GWCK “Shabbos of Inspiration” Brings Community Together

Written by Rabbi Yonatan Zakem, Silver Spring on . Posted in Features

The Greater Washington Community Kollel’s annual “Shabbos of Inspiration” at Young Israel Shomrai Emunah is always an enjoyable and meaningful experience, and this year’s event was no exception. The Shabbat of Parshas Bo (February 3-4) was replete with Torah, ruach (spirit), song and prayer.

Beginning with the melodious and uplifting Kabbalat Shabbat led by guest chazzan Simcha Leiner, the Shabbos continued with a lively catered dinner, open to the community. Dinner was followed by a mini learning session with concurrent classes led by Kollel scholars, followed by a dessert buffet accompanied a zemirot-filled oneg Shabbat.

Friendship Circle Marathon in Miami

Written by Natasha Nadel on . Posted in Features

Friendship Circle is an international organization that provides fun, friendship and Jewish community for children with special needs. A few weeks ago, 225 participants in the Friendship Circle’s marathon and half marathon in Miami raised over half a million dollars for Friendship Circle programming in their communities. For many Kol HaBirah readers, this event benefited your friends and neighbors, maybe even your family. For me, now returned from my second year of walking the half marathon for Friendship Circle of Maryland, I am more certain than ever that this will truly be an annual event in my life.

Over $67,000 was raised for our local Maryland chapter alone, an affiliate of Chabad Lubavitch of Maryland directed by Rabbi Mendel and Chana Kaplan. In fact, out of all the teams around the country, Maryland ranked third in fundraising and was only behind the much larger teams of Miami-Dade (FL) and Brooklyn.

Congregation Beth El Hosts Panel Discussion About Inclusive Employment

Written by Kol HaBirah Staff on . Posted in Features

ETHESDA (Md.) –– There was a lot of activity at Congregation Beth El on the morning of Sunday February 13. There must have been 500 children in the Hebrew school, with many of their parents as well, connecting with their Jewish tradition. In addition to this usual gathering, however, a panel discussion on inclusive employment was taking place in a separate room.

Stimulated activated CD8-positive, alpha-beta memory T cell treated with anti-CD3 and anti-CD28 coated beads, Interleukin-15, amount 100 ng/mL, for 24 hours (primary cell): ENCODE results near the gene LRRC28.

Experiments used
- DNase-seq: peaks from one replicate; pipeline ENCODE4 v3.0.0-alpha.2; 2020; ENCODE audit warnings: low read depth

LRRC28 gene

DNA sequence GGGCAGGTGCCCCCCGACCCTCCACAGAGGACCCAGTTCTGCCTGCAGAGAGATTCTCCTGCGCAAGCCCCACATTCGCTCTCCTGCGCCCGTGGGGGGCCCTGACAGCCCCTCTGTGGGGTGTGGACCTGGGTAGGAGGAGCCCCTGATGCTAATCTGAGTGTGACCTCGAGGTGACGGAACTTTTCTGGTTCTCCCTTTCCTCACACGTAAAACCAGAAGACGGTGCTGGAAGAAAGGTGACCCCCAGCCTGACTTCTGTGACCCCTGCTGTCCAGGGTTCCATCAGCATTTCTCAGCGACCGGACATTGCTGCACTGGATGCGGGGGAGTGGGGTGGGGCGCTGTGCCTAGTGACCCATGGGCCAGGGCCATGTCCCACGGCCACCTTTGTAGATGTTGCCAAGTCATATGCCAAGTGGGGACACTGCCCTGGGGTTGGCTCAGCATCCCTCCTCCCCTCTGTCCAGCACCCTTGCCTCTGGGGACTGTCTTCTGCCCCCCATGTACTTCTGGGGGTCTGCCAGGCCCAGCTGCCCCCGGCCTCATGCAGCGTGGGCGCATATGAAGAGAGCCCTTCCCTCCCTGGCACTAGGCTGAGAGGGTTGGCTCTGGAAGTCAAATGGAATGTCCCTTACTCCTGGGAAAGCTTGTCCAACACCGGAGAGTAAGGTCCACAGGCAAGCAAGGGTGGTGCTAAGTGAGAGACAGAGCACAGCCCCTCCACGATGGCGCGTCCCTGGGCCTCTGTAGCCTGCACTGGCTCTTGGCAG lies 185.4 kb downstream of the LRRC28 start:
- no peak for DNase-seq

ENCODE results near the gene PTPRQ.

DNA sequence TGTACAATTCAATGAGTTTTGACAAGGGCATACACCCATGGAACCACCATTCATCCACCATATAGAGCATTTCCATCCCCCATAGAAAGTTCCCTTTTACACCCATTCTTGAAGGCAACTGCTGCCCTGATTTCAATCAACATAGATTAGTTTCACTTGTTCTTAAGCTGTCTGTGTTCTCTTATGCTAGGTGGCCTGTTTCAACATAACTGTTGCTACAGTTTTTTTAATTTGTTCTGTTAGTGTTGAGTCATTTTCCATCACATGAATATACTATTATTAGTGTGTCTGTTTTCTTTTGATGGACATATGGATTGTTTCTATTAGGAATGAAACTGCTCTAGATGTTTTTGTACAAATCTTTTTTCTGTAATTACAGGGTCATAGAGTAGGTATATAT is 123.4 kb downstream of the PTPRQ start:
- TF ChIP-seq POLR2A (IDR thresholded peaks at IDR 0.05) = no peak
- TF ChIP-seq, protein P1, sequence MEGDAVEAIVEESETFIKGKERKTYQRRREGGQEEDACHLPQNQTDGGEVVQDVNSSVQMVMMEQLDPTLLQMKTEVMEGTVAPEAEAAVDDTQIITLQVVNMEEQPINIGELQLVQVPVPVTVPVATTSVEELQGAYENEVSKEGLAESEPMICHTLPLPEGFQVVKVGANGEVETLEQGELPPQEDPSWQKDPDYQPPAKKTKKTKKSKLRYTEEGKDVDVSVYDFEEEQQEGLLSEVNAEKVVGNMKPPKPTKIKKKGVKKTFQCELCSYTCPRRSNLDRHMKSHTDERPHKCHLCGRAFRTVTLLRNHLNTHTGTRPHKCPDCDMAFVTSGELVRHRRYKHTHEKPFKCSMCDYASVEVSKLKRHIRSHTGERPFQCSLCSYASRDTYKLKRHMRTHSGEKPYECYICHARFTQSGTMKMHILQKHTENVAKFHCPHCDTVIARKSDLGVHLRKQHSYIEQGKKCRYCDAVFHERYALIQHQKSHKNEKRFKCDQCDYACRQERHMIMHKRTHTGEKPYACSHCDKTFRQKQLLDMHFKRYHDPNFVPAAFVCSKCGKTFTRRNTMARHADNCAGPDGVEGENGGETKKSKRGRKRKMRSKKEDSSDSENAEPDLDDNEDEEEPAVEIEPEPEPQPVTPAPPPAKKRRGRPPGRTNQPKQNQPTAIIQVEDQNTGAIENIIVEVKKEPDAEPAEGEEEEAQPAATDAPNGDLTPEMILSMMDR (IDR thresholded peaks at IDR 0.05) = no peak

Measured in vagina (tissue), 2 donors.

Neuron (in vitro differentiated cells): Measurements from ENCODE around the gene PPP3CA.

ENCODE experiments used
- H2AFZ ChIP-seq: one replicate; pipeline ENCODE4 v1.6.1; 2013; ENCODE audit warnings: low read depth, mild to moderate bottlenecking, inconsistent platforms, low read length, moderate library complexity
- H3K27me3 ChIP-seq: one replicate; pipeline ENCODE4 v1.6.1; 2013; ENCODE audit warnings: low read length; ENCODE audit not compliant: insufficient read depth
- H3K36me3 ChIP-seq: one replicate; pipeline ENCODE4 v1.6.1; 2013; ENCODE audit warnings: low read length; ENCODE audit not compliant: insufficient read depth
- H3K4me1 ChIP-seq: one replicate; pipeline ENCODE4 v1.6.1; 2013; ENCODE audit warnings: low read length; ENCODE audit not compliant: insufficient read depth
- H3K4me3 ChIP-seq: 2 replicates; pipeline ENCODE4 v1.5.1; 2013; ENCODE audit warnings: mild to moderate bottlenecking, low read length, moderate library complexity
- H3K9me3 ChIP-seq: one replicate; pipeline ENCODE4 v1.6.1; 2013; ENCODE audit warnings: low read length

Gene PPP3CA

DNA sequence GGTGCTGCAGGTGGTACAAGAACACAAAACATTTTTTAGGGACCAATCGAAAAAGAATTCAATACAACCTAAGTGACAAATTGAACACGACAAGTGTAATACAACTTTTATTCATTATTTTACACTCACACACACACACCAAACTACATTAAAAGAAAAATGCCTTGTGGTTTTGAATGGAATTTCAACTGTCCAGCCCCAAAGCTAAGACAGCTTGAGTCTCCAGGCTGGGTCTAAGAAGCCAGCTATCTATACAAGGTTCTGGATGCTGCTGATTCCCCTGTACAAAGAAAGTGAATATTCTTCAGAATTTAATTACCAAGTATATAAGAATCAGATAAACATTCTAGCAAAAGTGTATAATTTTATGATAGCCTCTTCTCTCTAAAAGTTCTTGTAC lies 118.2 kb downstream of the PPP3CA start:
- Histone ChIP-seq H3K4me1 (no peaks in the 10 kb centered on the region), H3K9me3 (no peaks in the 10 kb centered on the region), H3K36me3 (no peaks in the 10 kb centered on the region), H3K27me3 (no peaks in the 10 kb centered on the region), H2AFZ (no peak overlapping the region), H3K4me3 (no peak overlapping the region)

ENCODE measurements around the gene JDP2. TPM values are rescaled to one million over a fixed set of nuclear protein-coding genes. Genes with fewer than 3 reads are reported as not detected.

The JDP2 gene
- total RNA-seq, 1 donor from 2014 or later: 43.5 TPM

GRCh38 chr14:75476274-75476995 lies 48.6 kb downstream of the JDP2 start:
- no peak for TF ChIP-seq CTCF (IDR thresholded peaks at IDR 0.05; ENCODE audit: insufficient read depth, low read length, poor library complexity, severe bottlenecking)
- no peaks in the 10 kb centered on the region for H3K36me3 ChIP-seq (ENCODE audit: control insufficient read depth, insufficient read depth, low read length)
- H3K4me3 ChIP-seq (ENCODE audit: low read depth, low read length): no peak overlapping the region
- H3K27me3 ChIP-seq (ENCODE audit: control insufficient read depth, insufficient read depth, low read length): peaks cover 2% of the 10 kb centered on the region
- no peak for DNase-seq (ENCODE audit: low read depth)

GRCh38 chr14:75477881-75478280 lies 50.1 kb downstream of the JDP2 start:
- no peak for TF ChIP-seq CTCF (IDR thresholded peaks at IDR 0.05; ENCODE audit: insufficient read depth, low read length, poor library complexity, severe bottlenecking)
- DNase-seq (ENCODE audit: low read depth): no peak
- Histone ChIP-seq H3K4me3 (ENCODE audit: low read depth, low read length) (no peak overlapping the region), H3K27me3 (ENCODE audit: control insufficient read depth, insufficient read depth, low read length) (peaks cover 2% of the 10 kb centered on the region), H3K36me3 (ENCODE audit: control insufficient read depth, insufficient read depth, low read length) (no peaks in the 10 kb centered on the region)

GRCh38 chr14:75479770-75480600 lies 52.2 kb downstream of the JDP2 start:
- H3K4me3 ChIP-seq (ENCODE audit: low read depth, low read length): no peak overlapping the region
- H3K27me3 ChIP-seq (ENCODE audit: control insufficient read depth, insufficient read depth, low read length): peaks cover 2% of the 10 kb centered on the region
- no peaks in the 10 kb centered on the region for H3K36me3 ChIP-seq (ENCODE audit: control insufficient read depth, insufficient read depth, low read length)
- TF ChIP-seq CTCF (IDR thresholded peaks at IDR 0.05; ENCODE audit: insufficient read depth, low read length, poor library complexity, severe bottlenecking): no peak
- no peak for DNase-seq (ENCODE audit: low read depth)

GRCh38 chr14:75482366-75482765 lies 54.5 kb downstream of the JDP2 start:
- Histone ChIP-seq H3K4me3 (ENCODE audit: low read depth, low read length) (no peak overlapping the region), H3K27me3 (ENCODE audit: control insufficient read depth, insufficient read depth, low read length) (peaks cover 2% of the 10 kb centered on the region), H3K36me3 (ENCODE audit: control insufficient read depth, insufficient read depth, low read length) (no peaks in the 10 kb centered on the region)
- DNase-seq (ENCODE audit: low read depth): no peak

The first speaker was Ken Karbeling, the general manager of America Reprographics, Inc., a Rockville-based company that offers a variety of reprographic solutions including traditional copying, scanning and printing as well as a variety of online tools. He talked about his company’s collaboration with The Ivymount School, a Rockville school that strives to help children, students and young adults with disabilities achieve their highest level of development and independence, and have the students work at his company.

My Safta: How Her Faltering Memory Taught Me Lessons in Life

Written by Bari Perlmutter on . Posted in Features

My Safta Esther Malka z”l was a true warrior. For my entire life, up until this past August, my safta had been fighting to live. Dementia struck her when I was still in diapers, and continued to slowly sap her abilities for the 23 years that followed. As my brain was slowly developing through my toddler and childhood years, hers was slowly declining. I couldn’t completely understand what this meant, but I tried my best to somehow accept it.

In elementary school, for instance, my most challenging subject was reading. However, whenever my safta was at our house, I would take a pile of books to her bed. For hours, we would sit together and read stories. Many would imagine this scene as an eight-year-old girl reading out loud while her grandmother helped her with any words she couldn’t pronounce. In my childhood, however, this scene was the reverse. My grandmother would be the one reading, and I was the one helping her along. Since I was going to school every day to learn, I believed that if I just taught my grandmother this basic skill, she would remember how to do it again.

Friendship Circle Lives Up to Its Name

Written by Ezra Troy on . Posted in Features

The Friendship Circle is a program started by Rabbi Levi Shemtov of West Bloomfield, Michigan, that gives assistance and support to 3,000 individuals with special needs and their families by providing recreational, social, educational and vocational programming. According to their website, their mission is to “create friendship in the lives of individuals with special needs and those facing isolation while providing an opportunity to become a contributing member of the community.” The Friendship Circle has branches all over the world that help with this mission.

Reflections on My Experiences at Ohev Sholom - The National Synagogue

Written by Nathan Weissler on . Posted in Features

I am a local college student and a member of Ohev Sholom - The National Synagogue, and I am also on the autism spectrum. Over time, I have had many positive experiences regarding inclusion at locations such as Ohev Sholom, where my family and I are members. The clergy, staff and congregants always do their best to help me have important and positive experiences.